Market leading insight for tax experts
View online issue

Labour’s reaction to the non-dom proposals

printer Mail

The broad approach of the government’s proposed replacement of the tax regime for non-doms is to transition from a domicile-based regime to a residence based regime – which was a known policy objective of the Labour Party should they form the next government. Labour had made direct reference to allocating revenues raised by this change to provide additional funding to the NHS.

Given the current government have seemingly used those additional revenues to help fund a cut to national insurance rates, Labour have been scrutinising the government’s plans ‘line by line’ to consider where further amounts may be raised to fund their pledges.

As a result of this, while Labour have stated their support to most aspects of the proposed changes, they claim that ‘buried in the small print are loopholes worth hundreds of millions of pounds’.

While Labour supports most aspects of the proposed replacement to the non-dom rules, including the four-year arrival window and the principle of a ten-year window for inheritance tax, it has argued that the government’s proposed measures include ‘loopholes’ which undermine the fairness of its original proposal. Accordingly, it proposes the following:

  • That all non-UK assets held in a trust should fall within UK inheritance tax, whenever they were settled. Labour has stated that this is to ensure that nobody living in the UK permanently can avoid paying UK inheritance tax on their worldwide estate. In addition, Labour’s view is that the government should have included this in the promised consultation as an option, rather than committing to grandfather trusts, but show no such indication that they intend to consult on this.
  • That there would be no 50% discount on personally received foreign income in the first year of the new rules for non-doms losing access to the remittance basis but who cannot access the foreign income and gains (FIG) regime.
  • That there will be consideration as to whether there should be an investment incentive during the four-year arrival window, so that UK investment income is free of UK tax and not disincentivised when compared to investment elsewhere in the world.
  • That to address concerns that FIG left overseas after the two-year Temporary Repatriation Facility closes will face a significant disincentive against its repatriation to the UK, Labour will explore ways to encourage people to remit ‘stockpiled’ FIG to the UK.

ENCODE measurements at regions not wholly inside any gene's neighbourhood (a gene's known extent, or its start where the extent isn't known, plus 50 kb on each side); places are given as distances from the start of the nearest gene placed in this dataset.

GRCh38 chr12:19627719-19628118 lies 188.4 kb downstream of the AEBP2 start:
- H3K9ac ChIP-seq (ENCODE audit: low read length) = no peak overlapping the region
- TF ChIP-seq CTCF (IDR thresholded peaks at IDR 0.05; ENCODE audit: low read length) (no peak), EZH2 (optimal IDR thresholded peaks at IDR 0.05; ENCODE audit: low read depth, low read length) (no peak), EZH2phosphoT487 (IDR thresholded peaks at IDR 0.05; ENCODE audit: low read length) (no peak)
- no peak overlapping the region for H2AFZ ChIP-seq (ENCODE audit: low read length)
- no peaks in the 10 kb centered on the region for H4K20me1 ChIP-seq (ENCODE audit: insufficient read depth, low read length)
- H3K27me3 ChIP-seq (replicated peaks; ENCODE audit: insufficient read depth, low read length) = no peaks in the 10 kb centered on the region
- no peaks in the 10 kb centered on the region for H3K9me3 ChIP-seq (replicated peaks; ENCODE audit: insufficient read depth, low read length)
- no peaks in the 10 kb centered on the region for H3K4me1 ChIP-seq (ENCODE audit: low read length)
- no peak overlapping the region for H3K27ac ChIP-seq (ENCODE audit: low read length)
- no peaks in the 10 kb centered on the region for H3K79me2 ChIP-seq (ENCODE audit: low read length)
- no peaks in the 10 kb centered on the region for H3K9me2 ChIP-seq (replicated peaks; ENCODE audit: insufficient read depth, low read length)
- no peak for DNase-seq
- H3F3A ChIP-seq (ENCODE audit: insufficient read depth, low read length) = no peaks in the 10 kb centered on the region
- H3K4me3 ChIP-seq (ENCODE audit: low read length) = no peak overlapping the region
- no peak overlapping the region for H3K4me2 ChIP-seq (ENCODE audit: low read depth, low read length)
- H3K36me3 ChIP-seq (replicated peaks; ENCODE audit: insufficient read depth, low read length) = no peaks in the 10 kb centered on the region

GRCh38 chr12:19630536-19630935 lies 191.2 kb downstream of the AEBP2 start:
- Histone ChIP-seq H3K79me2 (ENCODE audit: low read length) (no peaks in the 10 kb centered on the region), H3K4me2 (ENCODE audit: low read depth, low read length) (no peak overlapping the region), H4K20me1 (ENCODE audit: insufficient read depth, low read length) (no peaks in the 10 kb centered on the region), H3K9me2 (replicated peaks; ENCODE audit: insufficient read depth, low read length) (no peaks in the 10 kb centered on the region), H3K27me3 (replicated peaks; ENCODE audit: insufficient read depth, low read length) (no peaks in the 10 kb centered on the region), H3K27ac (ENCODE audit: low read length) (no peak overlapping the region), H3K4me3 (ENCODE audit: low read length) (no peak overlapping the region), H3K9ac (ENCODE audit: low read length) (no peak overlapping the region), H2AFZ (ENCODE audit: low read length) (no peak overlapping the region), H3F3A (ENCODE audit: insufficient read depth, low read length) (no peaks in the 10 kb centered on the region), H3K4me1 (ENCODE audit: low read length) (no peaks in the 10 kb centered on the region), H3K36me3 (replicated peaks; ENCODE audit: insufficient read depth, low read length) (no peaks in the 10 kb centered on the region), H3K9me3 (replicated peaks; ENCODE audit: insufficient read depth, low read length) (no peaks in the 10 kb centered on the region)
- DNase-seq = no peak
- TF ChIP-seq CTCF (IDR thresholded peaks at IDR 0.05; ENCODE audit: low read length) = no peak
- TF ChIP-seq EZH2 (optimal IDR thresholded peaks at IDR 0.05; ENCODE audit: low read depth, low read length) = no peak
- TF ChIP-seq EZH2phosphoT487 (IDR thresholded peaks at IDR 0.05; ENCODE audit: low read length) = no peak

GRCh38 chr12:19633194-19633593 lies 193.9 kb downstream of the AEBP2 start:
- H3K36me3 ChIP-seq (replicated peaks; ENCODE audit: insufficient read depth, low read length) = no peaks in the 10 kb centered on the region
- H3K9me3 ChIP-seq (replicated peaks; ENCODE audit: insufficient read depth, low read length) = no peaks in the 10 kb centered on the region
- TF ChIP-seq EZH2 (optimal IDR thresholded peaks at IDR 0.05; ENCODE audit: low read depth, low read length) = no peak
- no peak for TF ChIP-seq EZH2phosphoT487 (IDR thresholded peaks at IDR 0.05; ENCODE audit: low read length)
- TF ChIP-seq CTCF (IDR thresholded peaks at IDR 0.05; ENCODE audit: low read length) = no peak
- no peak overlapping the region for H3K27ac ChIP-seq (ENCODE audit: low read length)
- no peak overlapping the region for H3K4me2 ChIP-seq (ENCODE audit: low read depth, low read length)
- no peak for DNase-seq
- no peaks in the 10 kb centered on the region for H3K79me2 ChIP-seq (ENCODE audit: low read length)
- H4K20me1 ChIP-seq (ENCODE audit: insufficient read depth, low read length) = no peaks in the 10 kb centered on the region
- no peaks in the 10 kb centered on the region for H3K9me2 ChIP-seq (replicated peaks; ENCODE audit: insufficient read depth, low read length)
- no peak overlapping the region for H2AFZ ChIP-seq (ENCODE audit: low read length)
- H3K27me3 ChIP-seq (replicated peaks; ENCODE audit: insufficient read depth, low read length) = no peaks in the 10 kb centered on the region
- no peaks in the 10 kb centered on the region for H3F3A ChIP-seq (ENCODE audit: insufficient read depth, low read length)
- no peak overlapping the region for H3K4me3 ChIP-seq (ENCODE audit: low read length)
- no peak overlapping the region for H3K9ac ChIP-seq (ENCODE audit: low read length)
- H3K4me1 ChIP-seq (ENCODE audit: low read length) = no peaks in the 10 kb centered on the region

Labour’s response makes it more complicated for clients to assess their options in the run-up to the proposed change in rules in 2025.

While some might welcome Labour’s intention to promote investment in the UK by limiting the tax burden of remittances as an attractive concession, it will be interesting to see how Labour expects to ‘encourage’ people to remit stockpiled FIG to the UK and whether this is a mix of ‘carrot and stick’.

The intention of Labour to charge a trust’s non-UK assets to IHT, seemingly in circumstances where the settlor has been resident in the UK for ten years and more, irrespective when the trust was settled, is a significant shift in the overall potential IHT exposure for many non-dom clients.

This would include those individuals who funded trusts in advance of becoming deemed UK domiciled in 2017, when the last round of consequential changes to the non-dom regime took effect. Should these plans ultimately be enacted, the detail behind the legislation would require careful consideration to understand how it would impact clients, particularly where settlors of trusts are either deceased or excluded from benefiting.

Timeline and significance

The government’s proposals for the new FIG regime were not included within the Finance (No. 2) Bill 2023/24. As such, if they intend to pass the current proposals before the General Election, which is widely expected to take place in October or November 2024, it would indicate another Finance Bill being released later this year, possibly after a further fiscal event in the form of an Autumn Budget or Statement. In that case, we might see draft legislation published this summer. As part of the process, the government has announced a series of ‘listening events’ between 13 and 31 May 2024 to give stakeholders the opportunity to provide comments on these policy changes.

In relation to IHT transitioning to a residence-based regime, the consultation process announced suggests that this would not be included in a Finance Bill before the election, although it is possible that draft legislation might be provided as part of the promised consultation.

Even if the election was pushed to the last possible day, 28 January 2025, that still allows time for whichever Party is to form the next government to announce a Budget, prepare a Finance Bill and enact legislation to apply from 6 April 2025.

If Labour were to form the next government, that would provide them with time to make any desired amendments to any legislation the Conservative government passes beforehand.

This means that Labour’s reaction to the current proposed non-dom regime changes is a highly significant development and should be carefully considered and evaluated by clients in the same way as the Budget was on 6 March. 

Tom Evennett, Neil Morgan & Harry Hare-Scott, EY

Issue: 1661
Categories: In brief